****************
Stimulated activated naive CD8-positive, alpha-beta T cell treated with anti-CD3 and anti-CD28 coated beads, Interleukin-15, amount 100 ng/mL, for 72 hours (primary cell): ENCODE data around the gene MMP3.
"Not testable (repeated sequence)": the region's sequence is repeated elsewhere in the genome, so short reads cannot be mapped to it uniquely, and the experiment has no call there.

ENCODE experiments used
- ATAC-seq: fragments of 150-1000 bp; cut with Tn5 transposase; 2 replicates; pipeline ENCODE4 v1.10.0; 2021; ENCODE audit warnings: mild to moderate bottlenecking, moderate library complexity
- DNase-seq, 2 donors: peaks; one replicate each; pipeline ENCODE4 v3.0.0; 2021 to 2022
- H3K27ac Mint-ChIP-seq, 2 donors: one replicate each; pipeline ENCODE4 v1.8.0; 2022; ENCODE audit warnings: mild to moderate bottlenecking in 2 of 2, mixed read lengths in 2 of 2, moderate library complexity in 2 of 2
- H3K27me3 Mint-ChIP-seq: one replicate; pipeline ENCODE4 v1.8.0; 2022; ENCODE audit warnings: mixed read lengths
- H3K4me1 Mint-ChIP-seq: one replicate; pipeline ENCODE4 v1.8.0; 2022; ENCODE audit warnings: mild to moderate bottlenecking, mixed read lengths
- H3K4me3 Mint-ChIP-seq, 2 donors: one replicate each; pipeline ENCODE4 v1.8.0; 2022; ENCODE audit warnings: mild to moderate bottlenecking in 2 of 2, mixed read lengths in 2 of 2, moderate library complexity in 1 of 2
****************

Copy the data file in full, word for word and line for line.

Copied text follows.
Stimulated activated naive CD8-positive, alpha-beta T cell treated with anti-CD3 and anti-CD28 coated beads, Interleukin-15, amount 100 ng/mL, for 72 hours (primary cell): ENCODE data around the gene MMP3.
"Not testable (repeated sequence)": the region's sequence is repeated elsewhere in the genome, so short reads cannot be mapped to it uniquely, and the experiment has no call there.

ENCODE experiments used
- ATAC-seq: fragments of 150-1000 bp; cut with Tn5 transposase; 2 replicates; pipeline ENCODE4 v1.10.0; 2021; ENCODE audit warnings: mild to moderate bottlenecking, moderate library complexity
- DNase-seq, 2 donors: peaks; one replicate each; pipeline ENCODE4 v3.0.0; 2021 to 2022
- H3K27ac Mint-ChIP-seq, 2 donors: one replicate each; pipeline ENCODE4 v1.8.0; 2022; ENCODE audit warnings: mild to moderate bottlenecking in 2 of 2, mixed read lengths in 2 of 2, moderate library complexity in 2 of 2
- H3K27me3 Mint-ChIP-seq: one replicate; pipeline ENCODE4 v1.8.0; 2022; ENCODE audit warnings: mixed read lengths
- H3K4me1 Mint-ChIP-seq: one replicate; pipeline ENCODE4 v1.8.0; 2022; ENCODE audit warnings: mild to moderate bottlenecking, mixed read lengths
- H3K4me3 Mint-ChIP-seq, 2 donors: one replicate each; pipeline ENCODE4 v1.8.0; 2022; ENCODE audit warnings: mild to moderate bottlenecking in 2 of 2, mixed read lengths in 2 of 2, moderate library complexity in 1 of 2